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Apple Notebooks Apple's notebook computers including MacBook Pro, MacBook, MacBook Air, PowerBook, and iBook.

MacBook Pro - Electric Shock!!!


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ecastillo1

 
Member Since: Jul 05, 2008
Posts: 2
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Hey guys, I posted a long time ago here but I forgot my info so this is my first post with this account.
The reason I am posting is that I want to some advice on something really scary that happened to me today. This is what went down:
First, I was uploading pictures to my online account and it was going to take a long time (DSL ugh) I had to go pick up my mom at the train station so I decided to leave my MBP uploading, so I turned the brightness of the screen all the way down.
Next, when I got back I hopped on to my MPB and I started typing on Microsoft Word, I used the computer for about 15 minutes. I stopped and turned around to look at something and when I put my fingers on the keyboard again I felt an electric current running through my arms. I am not talking about something like static electricity I am talking about full on shock that left my arms and legs shaking.
So, I was dumbfounded and I put my hands on the handrest next to the mouse and I freaking shocked me again, I put my finger on the mouse to shut down the computer and it SHOCKED ME AGAIN. I pushed the power button to get the shut down menu to come up, which shocked me... again, I also touched the top cover to bring down the screen and it also shocked me, finally used the mouse to hit the shut down, which obviously hurt.
I proceeded to disconnect the power cable and take out the battery, waited about 10 seconds and started everything back again, and guess what, IT SHOCKED ME AGAIN!!!! So I turned everything off and took out the battery again and what not and it stopped that time.

So... I called apple and we went through a whole list of questions to rule out things like the power outlet and ect. The guy told me that they have never heard of anything like this happen before and that what I should do is bring my laptop in to a genius bar and have them do a thorough check on it.

Now... I know I didn't do anything wrong, I didn't stick my finger in an inappropriate place or anything of that sort, I was sitting on my desk, with nothing metal around, the whole incident must have lasted about 2 minutes and scared the crap out of me.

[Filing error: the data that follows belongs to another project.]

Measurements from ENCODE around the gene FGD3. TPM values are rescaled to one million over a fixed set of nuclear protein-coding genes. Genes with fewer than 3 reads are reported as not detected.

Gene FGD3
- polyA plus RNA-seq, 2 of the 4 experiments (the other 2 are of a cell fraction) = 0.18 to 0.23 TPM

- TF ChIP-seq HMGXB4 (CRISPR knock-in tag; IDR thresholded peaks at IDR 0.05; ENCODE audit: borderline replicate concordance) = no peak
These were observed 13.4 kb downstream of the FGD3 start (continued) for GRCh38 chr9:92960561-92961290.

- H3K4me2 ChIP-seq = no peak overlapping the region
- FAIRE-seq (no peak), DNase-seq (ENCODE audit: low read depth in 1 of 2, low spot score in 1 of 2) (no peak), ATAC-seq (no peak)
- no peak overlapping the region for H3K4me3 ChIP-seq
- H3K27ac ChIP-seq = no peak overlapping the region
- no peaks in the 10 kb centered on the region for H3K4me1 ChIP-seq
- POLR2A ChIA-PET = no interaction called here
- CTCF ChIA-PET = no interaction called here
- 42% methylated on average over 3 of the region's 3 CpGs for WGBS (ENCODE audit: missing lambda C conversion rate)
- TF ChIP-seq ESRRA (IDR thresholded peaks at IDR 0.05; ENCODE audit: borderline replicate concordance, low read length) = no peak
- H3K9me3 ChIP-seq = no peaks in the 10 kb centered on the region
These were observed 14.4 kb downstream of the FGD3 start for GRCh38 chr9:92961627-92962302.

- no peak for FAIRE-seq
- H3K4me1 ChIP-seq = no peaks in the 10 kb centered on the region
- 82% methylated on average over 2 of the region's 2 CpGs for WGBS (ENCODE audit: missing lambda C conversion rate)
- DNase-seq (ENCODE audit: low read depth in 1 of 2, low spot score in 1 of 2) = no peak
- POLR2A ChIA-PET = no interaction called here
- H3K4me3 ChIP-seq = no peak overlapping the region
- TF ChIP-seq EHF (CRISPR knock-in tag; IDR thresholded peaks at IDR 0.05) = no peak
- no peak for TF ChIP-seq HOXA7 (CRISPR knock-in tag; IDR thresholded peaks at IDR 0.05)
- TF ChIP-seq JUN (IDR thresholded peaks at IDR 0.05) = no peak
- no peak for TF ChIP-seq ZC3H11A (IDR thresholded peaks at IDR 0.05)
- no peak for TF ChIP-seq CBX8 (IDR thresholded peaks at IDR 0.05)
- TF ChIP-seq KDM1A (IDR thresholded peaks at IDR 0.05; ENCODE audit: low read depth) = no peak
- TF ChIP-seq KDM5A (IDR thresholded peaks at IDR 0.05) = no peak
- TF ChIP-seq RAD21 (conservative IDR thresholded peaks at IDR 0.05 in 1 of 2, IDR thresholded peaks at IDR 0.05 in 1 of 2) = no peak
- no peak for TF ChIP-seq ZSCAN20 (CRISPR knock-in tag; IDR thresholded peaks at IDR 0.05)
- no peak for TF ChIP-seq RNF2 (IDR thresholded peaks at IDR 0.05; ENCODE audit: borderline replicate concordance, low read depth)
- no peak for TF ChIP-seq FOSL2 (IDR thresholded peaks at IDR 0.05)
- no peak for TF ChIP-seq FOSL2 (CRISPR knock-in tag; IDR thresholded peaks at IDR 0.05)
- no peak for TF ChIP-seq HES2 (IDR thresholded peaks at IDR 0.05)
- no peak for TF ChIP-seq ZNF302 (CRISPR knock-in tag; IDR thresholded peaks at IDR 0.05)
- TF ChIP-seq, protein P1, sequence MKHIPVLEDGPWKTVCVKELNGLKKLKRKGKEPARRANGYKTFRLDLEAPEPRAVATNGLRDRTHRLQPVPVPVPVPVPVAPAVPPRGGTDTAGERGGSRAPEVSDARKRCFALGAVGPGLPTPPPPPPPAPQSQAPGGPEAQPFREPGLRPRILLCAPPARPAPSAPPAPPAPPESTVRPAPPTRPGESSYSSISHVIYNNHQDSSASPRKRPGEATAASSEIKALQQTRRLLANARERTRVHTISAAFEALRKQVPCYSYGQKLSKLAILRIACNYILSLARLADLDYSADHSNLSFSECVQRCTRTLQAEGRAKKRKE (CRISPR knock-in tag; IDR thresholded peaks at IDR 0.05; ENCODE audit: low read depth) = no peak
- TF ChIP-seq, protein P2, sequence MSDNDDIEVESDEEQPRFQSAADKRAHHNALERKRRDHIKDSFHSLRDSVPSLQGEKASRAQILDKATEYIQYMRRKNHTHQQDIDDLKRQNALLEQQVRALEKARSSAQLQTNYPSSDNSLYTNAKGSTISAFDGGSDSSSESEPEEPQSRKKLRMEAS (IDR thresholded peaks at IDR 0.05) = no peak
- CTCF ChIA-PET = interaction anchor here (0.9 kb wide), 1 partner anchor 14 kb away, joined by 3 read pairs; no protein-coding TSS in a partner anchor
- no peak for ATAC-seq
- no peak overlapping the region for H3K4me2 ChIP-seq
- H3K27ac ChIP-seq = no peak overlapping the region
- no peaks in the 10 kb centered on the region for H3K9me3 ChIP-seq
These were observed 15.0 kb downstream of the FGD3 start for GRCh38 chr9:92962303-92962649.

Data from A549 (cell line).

Ok... so, I am going to go tomorrow to the apple store and talk to someone there, I really don't know what I am entitled to. I don't know what's going to happen or what they are going to say so I am asking for your advice on what I should ask, I really want them to replace my laptop because I am really scared of using it. I had to take out my OLD Toshiba Satellite cause I literally am scared of that thing. After this whole incident my muscles feel sore and my elbows also freaking hurt. So, this is it? any advice? any ideas? my specs are listed below. By the way, I have applecare until october of next year.

15.4" MacBook Pro 2.33GHz Intel Core 2 Duo
2GB memory
120GB HD
ATI Mobility Radeon X1600 with 256MB of GDDR3
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chscag

 
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Member Since: Jan 23, 2008
Location: Fort Worth, Texas
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Mac Specs: 27" iMac i5, 3.2 GHz, iPad 3, iPhone 5c, 3 iPods, Yosemite

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It's possible something could be wrong with the grounding in your MBP, but it could also be your AC mains that you were using it from. An improperly grounded AC main outlet circuit could cause the hot side of the AC line to travel on the metal case of your MBP. That's why we use polarized plugs and grounded AC outlets in the US and Canada.

Before you take it into Apple why don't you do some more testing - cautiously: See if you can get hold of an outlet tester. The kind that plugs into your outlet and has three led lights which display the status of the AC outlet and the circuit it's in. (Red, Yellow, Green LEDs) That will tell you if the AC outlet or the circuit it's on is properly grounded.

Note: Since your MBP does not use a power transformer, the incoming AC circuitry has to be properly grounded to the AC common to avoid shocking you! BTW, why didn't you just pull the AC plug from the wall socket to remove power from your MBP? Didn't think of that? Happens to the best of us.

Regards.
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ecastillo1

 
Member Since: Jul 05, 2008
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Quote:
Originally Posted by chscag View Post